XML and web services are tools that can help your organization respond faster to opportunities, win more business, and reduce costs. Recently I was able to sit down with Patrick Townsend, Founder and CTO of Townsend Security, to discuss XML & web services. One thing became crystal clear – using XML and web services does NOT have to be a hard project, in fact it can be relatively easy.
How can XML and Web Services improve an organization’s bottom line?
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XML and web services are really designed to help make integration within an organization and between organizations a lot easier. This technology is designed for the Internet and is an easy to implement integration strategy. Companies can begin putting applications together within the organization and then start to work to integrate with their customers and service providers. XML and web services makes business a lot easier to do. And XML is a great technology for making this happen very quickly. XML is a very light-weight technology, easy to implement, and very platform agnostic. So anyone, with the right set of tools, which are not expensive, can begin doing this kind of integration very quickly.
Can you give me a brief overview of how XML and web services work together?
Well, there are several components to web services. The first is you have a communications layer, which is based on HTTP and HTTPS – the same communications technology we have in our browsers on our PCs. So the internet HTTP technology is the backbone of web services. Communications are one big chunk of what web services are all about.
Next you have data that you are pushing between a client and a server, or between yourself and a customer. This payload is usually in XML format -- which is again, an industry standard well adapted for the Internet.
Then you typically have client and server backend processes. If I send an order to a customer over the internet in XML format, there needs to be a backend process that can receive that XML document, process it into the back-end order system, and properly handle the data.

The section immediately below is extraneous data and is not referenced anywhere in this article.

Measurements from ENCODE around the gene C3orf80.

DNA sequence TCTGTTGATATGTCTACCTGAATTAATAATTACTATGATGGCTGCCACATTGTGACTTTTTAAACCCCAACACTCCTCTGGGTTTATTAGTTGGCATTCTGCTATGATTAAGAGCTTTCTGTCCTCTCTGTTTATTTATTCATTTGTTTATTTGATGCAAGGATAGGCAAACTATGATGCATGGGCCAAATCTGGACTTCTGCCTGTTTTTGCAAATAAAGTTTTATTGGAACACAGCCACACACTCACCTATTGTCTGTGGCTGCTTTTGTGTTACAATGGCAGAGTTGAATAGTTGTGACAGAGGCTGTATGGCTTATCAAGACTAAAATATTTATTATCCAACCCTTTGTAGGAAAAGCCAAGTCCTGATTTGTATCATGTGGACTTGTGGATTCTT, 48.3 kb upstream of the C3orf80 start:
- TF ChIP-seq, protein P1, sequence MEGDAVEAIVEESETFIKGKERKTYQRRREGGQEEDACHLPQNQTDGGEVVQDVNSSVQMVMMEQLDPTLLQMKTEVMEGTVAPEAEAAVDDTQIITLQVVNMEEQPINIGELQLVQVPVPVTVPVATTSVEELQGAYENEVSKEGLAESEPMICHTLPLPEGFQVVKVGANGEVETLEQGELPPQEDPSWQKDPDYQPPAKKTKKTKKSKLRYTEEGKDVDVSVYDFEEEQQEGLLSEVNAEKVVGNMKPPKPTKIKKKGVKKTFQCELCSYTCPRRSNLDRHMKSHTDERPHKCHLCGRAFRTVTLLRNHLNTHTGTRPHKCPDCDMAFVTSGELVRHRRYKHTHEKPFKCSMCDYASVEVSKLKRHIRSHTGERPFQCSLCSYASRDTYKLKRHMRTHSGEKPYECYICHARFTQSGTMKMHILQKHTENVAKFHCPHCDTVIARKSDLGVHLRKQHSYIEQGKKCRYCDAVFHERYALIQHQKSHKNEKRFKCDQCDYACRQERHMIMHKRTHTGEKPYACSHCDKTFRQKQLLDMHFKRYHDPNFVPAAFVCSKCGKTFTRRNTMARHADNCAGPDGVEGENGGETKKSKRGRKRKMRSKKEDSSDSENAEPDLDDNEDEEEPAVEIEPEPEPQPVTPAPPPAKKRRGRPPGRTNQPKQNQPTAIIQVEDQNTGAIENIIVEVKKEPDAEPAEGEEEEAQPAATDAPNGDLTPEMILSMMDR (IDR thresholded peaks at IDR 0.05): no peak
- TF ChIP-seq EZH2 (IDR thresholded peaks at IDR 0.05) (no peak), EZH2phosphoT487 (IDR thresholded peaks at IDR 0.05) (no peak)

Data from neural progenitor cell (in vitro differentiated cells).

So these are the fundamental components – communications, XML payload, and processing capability on both ends – that really make web services go.
What essential components would an organization need?
Since most of the web services are automated, you need a good client application and a good server communications application. Where as you are browsing on your PC with Internet Explorer or Firefox, you are using a pre-packaged client going to a web server. In web services between businesses, the client is usually an application, so you need some kind of client application capability that can perform the communications automatically. In other words, there is not a human being there who is going to initiate a browser session. It is going to be an automated process. Likewise, on the receiving end, or the server end of the process, you need a server capable of receiving an XML web services request and invoking the backend application. And almost always that means something that can parse an XML payload and make that information useable within the backend application.
What can you tell us about Townsend Security’s XML product?
Alliance XML/400 is an IBM i solution and it provides all of the components that a customer needs to really deploy web services on the IBM i platform. It provides the communications transport – both the client and the server side, it provides the ability to form XML documents out of standard database information, and it provides easy mapping so that complex programming is not required. It gives the IBM i enterprise customer that ability to easily and quickly deploy web services and take advantage of the technology.
This concludes part one of Gaining Efficiency & Business with XML & Web Services. We will post the second half at the beginning of next week. Until then, we have made a recording of our webinar "XML & Web Services - How to Win More Business" available for further information.